Unknown citizens memorialized at Watkinsville Cemetery

WATKINSVILLE | With graves that date back more than two centuries, Watkinsville City Cemetery serves as the final destination for a host of Oconee County citizens, many resting in plots with headstones ranging from the simple to the ornate.

But for more than 100 years, a 6-acre tract – known as “Section B” – held the remains of hundreds of unknown citizens, and until just a few years ago, the section was overrun with natural growth, and those interred there were mostly forgotten.

“We really don’t know how many people are buried here,” Sarah Bell, president of the Oconee Historical Society, said. “But these are the … people who did not go through a funeral home, probably didn’t have coffins, were probably black and were definitely poor.”

But Watkinsville native Albert Ward wanted to see those folks recognized, and on Friday morning his vision was realized with the dedication and unveiling of a memorial stone for those buried in Section B.

“Albert’s thought was we need to recognize them somehow. It’s wrong for them to be here with nothing,” Bell said, adding that Tali Stone, past president of the OHS, also played a key role in the area’s revival.

“It’s Albert’s vision we are fulfilling today,” Bell said.

About two dozen people gathered at the cemetery – located on Simonton Bridge Road not far from downtown Watkinsville – to honor the denizens of Section B and to rededicate themselves to ensuring the tract receives the same attention to maintenance as the rest of the grounds. Three years ago, work began to clear the acreage and identify graves and — when possible – those who rest there.

Although Watkinsville Mayor Charles Ivie was quick to point out the city does not own the cemetery — “It owns itself,” he said — he went on to note the city does attend to its maintenance, at a cost of about $4,500 a year.

“At one time, this area that is clean with metal markers was overgrown,” Ivie said, adding that the cemetery itself is older than the city.

“Over the last two or three years, graves have been identified, they’ve been marked and it’s been cleaned up. We’ll keep it that way,” he said.

During the brief ceremony that included the unveiling of the granite structure, Bell said, “Unknown citizens are finally at rest.”

“The purpose of our gathering today is to dedicate this monument, which recognizes and honors the Watkinsville citizens who rest in Section B, but are unknown except to God,” she said. “Today we remember the lives of these mothers, fathers, sisters, brothers and children who cannot speak for themselves. This memorial stone will remain here to speak for us and them as we guarantee that we will never forget them.”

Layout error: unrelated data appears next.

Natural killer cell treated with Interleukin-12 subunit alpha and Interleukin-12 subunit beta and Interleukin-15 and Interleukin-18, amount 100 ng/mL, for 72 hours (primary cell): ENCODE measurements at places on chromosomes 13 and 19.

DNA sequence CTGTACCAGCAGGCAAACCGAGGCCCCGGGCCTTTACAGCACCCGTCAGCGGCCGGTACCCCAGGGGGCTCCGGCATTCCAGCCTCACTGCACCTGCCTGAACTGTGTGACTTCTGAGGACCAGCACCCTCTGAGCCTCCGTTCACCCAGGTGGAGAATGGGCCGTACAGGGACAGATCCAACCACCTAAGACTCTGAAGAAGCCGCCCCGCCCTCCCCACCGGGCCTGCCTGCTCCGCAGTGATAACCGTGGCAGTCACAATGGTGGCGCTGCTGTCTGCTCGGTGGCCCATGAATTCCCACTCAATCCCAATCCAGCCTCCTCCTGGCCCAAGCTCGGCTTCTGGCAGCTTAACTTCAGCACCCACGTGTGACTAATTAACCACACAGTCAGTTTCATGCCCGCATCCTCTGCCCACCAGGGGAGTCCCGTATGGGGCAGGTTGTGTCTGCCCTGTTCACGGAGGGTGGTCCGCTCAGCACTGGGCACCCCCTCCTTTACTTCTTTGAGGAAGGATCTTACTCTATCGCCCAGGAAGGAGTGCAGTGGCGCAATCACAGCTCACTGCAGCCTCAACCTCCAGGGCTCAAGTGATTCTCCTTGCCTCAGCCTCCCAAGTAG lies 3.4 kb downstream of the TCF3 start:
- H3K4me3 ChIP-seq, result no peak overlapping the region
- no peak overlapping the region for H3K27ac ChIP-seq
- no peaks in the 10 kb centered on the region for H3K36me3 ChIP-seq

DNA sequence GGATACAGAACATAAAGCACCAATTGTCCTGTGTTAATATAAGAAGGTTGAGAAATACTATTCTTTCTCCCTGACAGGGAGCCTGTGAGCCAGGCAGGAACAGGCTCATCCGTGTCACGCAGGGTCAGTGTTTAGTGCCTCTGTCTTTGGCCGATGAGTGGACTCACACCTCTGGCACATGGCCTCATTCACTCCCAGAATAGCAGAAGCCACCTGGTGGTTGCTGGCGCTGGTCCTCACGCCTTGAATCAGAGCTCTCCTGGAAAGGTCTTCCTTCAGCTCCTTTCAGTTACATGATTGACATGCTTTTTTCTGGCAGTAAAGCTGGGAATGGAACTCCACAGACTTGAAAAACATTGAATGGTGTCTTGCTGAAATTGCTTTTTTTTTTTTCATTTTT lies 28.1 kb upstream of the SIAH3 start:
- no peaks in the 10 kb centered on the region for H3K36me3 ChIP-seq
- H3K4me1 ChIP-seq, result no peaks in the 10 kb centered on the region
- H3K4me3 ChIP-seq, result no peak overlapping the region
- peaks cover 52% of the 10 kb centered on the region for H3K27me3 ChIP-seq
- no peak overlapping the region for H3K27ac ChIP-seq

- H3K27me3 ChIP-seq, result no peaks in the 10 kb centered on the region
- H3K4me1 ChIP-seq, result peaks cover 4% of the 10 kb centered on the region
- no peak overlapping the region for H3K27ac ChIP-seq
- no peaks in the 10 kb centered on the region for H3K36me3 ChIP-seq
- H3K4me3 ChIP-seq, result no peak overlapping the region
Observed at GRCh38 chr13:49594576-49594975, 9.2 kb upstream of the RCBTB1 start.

Ward was among those on hand for Friday’s event was Ward, and he couldn’t help but inject a little levity into the proceedings.

“Well, it’s not the most important day of my life, but it’s certainly a wonderful occasion,” he quipped. “Nobody could ever know how happy this has made me to see this happen.”

Watkinsville natives (and sisters) Vivian Jackson and Grace Guillory – whose parents Romeo and Gertrude Evans are interred at the very front of Section B – were also present Friday morning to give their blessing to the project.

“It’s a wonderful day. I’m proud to be out here to see this monument,” Guillory said.

While Guillory said she’ll be buried alongside her late husband at Evergreen Memorial Park in Athens, Jackson pointed to the graves of her husband, Calvin “Ted” Jackson, and her daughter Melnie Jackson and said she’ll one day join them in Watkinsville City Cemetery.

Ivie also offered a plug for donations for the upkeep of Section B, pointing out that financial contributions are tax deductible.

“Most people judge a town by how it cares for its cemeteries and its streets,” he said. “We are happy to be able to bring the cemetery to the state it’s in now. Is it perfect? No. Will we continue to keep working on it? Yes we will. You can help with your donations if you so choose.”

When asked if Friday’s ceremony was influenced in any way by the recent controversy concerning some two dozen gravesites found near Baldwin Hall in Old Athens Cemetery on the University of Georgia campus, Bell said clearing Section B and erecting a memorial stone has been in the works for several years.

“We got there first,” she smiled. “This isn’t a response to what happened at UGA but it’s an interesting contrast and coincidence. We ordered the stone in January and here it is. We’ve been planning it and been working on the idea for two years. We had to get GPS out here to mark graves and clean up. The process has taken quite some time.”

For more information about Watkinsville City Cemetery, visit www.oconeehistory.org.

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